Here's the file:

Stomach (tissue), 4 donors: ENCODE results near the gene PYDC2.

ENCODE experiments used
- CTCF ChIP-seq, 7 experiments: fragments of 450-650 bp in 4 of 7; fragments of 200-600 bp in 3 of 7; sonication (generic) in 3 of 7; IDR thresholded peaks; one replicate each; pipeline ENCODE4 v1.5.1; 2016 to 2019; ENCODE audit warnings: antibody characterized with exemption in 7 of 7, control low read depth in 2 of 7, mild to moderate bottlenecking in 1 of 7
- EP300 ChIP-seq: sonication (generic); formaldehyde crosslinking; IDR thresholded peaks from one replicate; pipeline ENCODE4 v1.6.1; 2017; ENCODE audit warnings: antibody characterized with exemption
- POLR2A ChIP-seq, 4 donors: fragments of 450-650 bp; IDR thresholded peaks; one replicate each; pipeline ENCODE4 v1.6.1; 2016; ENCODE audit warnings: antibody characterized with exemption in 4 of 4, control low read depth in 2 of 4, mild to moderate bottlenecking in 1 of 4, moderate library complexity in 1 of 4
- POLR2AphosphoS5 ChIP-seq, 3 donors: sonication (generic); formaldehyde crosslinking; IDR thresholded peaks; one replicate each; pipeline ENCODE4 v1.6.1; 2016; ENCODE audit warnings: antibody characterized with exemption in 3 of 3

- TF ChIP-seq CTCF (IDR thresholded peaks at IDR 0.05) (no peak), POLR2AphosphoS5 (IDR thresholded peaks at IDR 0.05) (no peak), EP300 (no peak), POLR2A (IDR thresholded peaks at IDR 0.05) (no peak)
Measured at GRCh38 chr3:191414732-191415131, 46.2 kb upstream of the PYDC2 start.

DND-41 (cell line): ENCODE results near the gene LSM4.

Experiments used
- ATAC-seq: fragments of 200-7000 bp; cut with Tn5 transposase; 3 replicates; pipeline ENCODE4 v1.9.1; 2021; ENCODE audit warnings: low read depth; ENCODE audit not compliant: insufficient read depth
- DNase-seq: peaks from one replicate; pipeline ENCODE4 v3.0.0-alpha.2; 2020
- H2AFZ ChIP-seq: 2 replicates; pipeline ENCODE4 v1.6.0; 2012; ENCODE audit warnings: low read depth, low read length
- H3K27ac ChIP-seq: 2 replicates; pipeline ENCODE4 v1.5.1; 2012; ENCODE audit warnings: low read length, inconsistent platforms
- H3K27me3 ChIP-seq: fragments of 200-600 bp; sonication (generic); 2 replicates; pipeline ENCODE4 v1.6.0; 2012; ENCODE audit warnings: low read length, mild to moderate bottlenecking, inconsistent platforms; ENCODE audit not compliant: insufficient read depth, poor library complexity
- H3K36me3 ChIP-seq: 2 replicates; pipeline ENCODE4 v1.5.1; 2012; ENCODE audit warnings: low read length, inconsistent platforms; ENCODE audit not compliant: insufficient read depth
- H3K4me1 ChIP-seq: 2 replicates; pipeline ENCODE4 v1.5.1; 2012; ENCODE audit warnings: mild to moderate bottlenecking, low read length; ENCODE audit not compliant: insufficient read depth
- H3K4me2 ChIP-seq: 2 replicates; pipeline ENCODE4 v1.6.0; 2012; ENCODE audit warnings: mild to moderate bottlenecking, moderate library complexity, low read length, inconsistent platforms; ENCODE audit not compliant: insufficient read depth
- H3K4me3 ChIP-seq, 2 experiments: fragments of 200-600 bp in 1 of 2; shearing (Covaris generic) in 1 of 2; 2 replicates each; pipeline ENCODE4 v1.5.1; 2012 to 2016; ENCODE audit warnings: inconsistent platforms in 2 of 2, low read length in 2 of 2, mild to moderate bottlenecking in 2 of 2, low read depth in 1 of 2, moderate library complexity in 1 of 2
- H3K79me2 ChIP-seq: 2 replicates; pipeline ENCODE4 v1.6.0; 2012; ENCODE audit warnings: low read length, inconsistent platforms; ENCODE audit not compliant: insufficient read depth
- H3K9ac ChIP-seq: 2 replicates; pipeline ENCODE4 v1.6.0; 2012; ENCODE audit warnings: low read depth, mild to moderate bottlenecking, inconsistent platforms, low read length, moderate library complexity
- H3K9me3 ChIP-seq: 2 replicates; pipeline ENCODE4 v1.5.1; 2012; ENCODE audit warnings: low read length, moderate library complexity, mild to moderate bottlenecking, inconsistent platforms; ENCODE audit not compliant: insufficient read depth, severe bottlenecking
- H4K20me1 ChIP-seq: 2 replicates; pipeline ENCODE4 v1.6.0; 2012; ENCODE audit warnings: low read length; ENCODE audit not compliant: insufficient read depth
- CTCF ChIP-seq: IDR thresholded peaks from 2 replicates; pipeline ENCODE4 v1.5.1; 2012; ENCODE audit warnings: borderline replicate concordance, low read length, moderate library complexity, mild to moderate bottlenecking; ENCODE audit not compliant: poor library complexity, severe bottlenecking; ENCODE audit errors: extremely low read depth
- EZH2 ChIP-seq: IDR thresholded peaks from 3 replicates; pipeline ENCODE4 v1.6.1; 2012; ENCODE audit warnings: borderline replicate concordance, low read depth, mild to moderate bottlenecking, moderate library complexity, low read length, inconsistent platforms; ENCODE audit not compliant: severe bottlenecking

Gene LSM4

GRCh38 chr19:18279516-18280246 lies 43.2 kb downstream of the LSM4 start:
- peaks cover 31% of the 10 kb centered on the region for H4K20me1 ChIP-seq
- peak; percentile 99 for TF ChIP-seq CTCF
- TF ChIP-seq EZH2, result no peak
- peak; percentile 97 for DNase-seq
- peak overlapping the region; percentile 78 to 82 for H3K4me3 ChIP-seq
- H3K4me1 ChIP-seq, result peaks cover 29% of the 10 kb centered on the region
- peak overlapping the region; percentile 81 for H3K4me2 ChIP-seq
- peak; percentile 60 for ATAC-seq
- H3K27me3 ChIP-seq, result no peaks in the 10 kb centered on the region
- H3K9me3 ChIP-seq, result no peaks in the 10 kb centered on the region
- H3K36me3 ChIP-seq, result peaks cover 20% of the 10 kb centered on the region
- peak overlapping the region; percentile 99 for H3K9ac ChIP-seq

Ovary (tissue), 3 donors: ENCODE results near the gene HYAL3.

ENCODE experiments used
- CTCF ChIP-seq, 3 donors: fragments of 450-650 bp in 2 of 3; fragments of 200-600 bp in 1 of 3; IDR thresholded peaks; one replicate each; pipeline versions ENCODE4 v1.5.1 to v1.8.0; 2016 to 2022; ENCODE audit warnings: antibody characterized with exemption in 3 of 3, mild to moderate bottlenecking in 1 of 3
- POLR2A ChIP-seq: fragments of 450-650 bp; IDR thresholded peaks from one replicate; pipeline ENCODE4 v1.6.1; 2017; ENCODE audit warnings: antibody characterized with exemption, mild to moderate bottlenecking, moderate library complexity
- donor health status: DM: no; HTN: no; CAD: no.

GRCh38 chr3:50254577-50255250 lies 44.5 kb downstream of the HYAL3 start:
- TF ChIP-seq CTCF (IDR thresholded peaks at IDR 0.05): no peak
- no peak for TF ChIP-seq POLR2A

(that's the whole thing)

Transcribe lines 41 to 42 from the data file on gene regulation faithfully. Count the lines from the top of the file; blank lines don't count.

ENCODE experiments used
- CTCF ChIP-seq, 3 donors: fragments of 450-650 bp in 2 of 3; fragments of 200-600 bp in 1 of 3; IDR thresholded peaks; one replicate each; pipeline versions ENCODE4 v1.5.1 to v1.8.0; 2016 to 2022; ENCODE audit warnings: antibody characterized with exemption in 3 of 3, mild to moderate bottlenecking in 1 of 3